For nurses, teachers, social workers, and many other professionals whose roles include a duty of care, having difficult conversations is an unavoidable and challenging part of the job. Delivering bad news, mediating conflict, and verbal de-escalation are all tasks that tend to trigger very natural feelings of anxiety and aversion. Knowing that these conversations are inevitable within one’s duty of care, the challenge becomes communicating with confidence and compassion.
Nonviolent Crisis Intervention®
training provides the principles to thoughtfully facilitate difficult conversations in a constructive way. These evidence-based strategies can work across any industry, and even in our personal lives, because they’re rooted in the values of Care, Welfare, Safety, and Security℠
—values that support the wellbeing of all people, and that each of us deserves to experience in personal and professional life.
Before tackling a difficult conversation, take the time to prepare and understand exactly what you need to say. Then, devote the same thoughtfulness to the person you’ll be talking with:
- Are there Precipitating Factors that may influence how your message is received? Recently my aunt was given some difficult medical news while in the hospital—but she was told within minutes of taking a medication that made her incredibly confused and agitated, so she took the news much harder than she would have if the message had been better timed.
- Have you rationally detached from the emotional intensity of the subject at hand? Teachers often face very fraught conversations— from personal hygiene in the classroom, to failing grades, to issues at home—and it’s natural for them to care deeply about the students being affected. But Rational Detachment helps teachers communicate professionally, empowering them to stay focused on the topic at hand.
- Does your body language align with your message? Humans are deeply sensitive to nonverbal and paraverbal behaviors. Approaching a difficult conversation with furrowed brows, crossed arms, eyes focused downward or elsewhere—these gestures will inadvertently amplify anxious and defensive feelings in the person you’re speaking with. Always position yourself with respect to the other person’s physical space, and be mindful of your facial expression and tone throughout a difficult conversation.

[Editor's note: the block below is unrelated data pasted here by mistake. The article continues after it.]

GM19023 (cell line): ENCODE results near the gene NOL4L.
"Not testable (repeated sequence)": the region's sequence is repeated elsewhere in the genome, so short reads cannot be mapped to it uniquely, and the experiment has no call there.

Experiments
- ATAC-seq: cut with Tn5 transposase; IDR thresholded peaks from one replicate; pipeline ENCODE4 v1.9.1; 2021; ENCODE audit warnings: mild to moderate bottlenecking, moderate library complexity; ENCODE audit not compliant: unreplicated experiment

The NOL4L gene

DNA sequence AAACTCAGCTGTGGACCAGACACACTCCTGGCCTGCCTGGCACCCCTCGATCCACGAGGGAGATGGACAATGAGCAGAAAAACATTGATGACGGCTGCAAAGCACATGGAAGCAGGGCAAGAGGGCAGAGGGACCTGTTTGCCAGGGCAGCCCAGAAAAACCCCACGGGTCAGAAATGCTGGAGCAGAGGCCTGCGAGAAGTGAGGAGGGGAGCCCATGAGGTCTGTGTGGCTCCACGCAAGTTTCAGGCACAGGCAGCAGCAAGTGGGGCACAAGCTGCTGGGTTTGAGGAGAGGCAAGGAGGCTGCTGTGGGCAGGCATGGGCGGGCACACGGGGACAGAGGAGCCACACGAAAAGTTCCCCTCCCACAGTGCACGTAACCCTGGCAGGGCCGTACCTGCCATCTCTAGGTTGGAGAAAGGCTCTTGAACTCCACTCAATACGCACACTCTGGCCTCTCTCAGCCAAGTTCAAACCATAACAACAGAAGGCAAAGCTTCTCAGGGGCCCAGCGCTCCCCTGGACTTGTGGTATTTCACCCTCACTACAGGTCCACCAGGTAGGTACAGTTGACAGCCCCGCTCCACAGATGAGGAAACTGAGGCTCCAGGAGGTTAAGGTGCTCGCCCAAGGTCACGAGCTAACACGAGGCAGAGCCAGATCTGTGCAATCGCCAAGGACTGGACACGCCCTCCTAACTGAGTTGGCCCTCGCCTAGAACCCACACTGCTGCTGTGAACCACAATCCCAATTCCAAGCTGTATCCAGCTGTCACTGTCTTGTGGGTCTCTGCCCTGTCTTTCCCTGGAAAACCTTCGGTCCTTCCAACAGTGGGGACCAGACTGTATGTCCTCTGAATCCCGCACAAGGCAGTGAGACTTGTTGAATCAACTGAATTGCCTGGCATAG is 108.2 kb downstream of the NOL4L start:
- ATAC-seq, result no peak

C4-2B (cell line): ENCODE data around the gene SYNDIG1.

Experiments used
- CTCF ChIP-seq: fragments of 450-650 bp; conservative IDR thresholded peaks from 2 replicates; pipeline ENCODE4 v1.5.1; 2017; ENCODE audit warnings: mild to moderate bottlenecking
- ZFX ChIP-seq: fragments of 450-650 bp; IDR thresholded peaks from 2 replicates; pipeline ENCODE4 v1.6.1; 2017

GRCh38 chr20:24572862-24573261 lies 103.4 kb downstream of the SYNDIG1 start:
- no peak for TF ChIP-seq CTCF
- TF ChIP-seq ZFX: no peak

Implementing these strategies is a form of person-centered care
, which gives individuals meaningful support in times of conflict or crisis. The more time you take to get to know the people in your care, the better you can understand their choices and behaviors, which helps you to support them better through moments of conflict or crisis.
Whether I’m talking to a coworker, my supervisor, or individuals in my care, I’ve found the best way to share a difficult message is to “sandwich” it with positivity. It’s an approach that you can easily customize based on the situation, but in general, it works this way:
- Open your conversation with a positive message that acknowledges your care for the other person, such as a personal compliment or a recognition of their recent efforts.
- Deliver the difficult message as compassionately and clearly as possible. Remain mindful of the person you’re speaking to—and how they might react to this message—and be as supportive as you can.
- Follow the message with a positive option that’s within your realm to offer—such as a possible solution or feasible alternative. Not every piece of bad news has a direct solution that you’ll be able to facilitate, but at the very least, you can always remind that person that you care.
Senior Level CPI Certified Instructor T.D. Loftus has written
about the vital opportunity that professionals have when they facilitate a difficult conversation: “By taking a mindful, person-centered approach, you first help a client re-pave the paths trauma laid in their mind, and secondly, you empower them to consciously engage in recovery.”
While the immediate tension and anxiety of a difficult conversation can make it feel especially daunting, try to take the long view. It’s about more than what’s happening in the moment. It’s a chance to facilitate therapeutic rapport and model skills of self-regulation
. The experience of receiving difficult news can potentially be as upsetting as the news itself—most people can remember what they were doing or where they were at such moments—so it’s important to bear in mind the lasting impact of the conversations you facilitate.
Bad news, conflict, and crisis aren’t always avoidable in our professional and personal lives, but with training and perspective, we can make these experiences constructive. Check out these additional resources to infuse your communication skills with person-centered clarity: